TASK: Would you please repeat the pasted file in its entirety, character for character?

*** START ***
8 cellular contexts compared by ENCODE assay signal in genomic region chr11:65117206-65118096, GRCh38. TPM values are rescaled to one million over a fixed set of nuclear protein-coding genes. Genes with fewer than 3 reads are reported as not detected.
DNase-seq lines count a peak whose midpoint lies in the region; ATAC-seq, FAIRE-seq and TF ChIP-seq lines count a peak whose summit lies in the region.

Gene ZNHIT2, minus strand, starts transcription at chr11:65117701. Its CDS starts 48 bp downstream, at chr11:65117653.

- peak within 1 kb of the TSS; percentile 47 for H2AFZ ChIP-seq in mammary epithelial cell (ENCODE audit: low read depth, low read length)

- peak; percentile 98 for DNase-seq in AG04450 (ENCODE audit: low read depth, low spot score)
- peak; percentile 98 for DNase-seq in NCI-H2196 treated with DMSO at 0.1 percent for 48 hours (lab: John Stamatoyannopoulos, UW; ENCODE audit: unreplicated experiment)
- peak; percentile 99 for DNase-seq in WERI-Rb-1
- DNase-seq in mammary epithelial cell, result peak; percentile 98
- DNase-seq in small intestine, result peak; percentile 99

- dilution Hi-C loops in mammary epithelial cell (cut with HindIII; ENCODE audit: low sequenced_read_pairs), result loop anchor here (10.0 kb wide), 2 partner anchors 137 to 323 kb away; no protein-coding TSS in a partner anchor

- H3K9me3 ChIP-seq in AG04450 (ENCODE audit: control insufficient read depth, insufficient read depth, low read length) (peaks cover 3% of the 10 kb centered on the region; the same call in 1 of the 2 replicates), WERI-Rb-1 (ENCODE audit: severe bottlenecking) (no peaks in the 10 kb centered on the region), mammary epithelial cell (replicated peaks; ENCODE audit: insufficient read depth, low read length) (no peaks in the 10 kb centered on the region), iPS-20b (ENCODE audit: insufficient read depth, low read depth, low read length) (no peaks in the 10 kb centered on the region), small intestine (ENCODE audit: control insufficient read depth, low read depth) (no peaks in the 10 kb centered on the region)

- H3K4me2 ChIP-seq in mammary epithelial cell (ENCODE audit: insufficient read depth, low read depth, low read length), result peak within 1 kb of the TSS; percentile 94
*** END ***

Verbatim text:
8 cellular contexts compared by ENCODE assay signal in genomic region chr11:65117206-65118096, GRCh38. TPM values are rescaled to one million over a fixed set of nuclear protein-coding genes. Genes with fewer than 3 reads are reported as not detected.
DNase-seq lines count a peak whose midpoint lies in the region; ATAC-seq, FAIRE-seq and TF ChIP-seq lines count a peak whose summit lies in the region.

Gene ZNHIT2, minus strand, starts transcription at chr11:65117701. Its CDS starts 48 bp downstream, at chr11:65117653.

- peak within 1 kb of the TSS; percentile 47 for H2AFZ ChIP-seq in mammary epithelial cell (ENCODE audit: low read depth, low read length)

- peak; percentile 98 for DNase-seq in AG04450 (ENCODE audit: low read depth, low spot score)
- peak; percentile 98 for DNase-seq in NCI-H2196 treated with DMSO at 0.1 percent for 48 hours (lab: John Stamatoyannopoulos, UW; ENCODE audit: unreplicated experiment)
- peak; percentile 99 for DNase-seq in WERI-Rb-1
- DNase-seq in mammary epithelial cell, result peak; percentile 98
- DNase-seq in small intestine, result peak; percentile 99

- dilution Hi-C loops in mammary epithelial cell (cut with HindIII; ENCODE audit: low sequenced_read_pairs), result loop anchor here (10.0 kb wide), 2 partner anchors 137 to 323 kb away; no protein-coding TSS in a partner anchor

- H3K9me3 ChIP-seq in AG04450 (ENCODE audit: control insufficient read depth, insufficient read depth, low read length) (peaks cover 3% of the 10 kb centered on the region; the same call in 1 of the 2 replicates), WERI-Rb-1 (ENCODE audit: severe bottlenecking) (no peaks in the 10 kb centered on the region), mammary epithelial cell (replicated peaks; ENCODE audit: insufficient read depth, low read length) (no peaks in the 10 kb centered on the region), iPS-20b (ENCODE audit: insufficient read depth, low read depth, low read length) (no peaks in the 10 kb centered on the region), small intestine (ENCODE audit: control insufficient read depth, low read depth) (no peaks in the 10 kb centered on the region)

- H3K4me2 ChIP-seq in mammary epithelial cell (ENCODE audit: insufficient read depth, low read depth, low read length), result peak within 1 kb of the TSS; percentile 94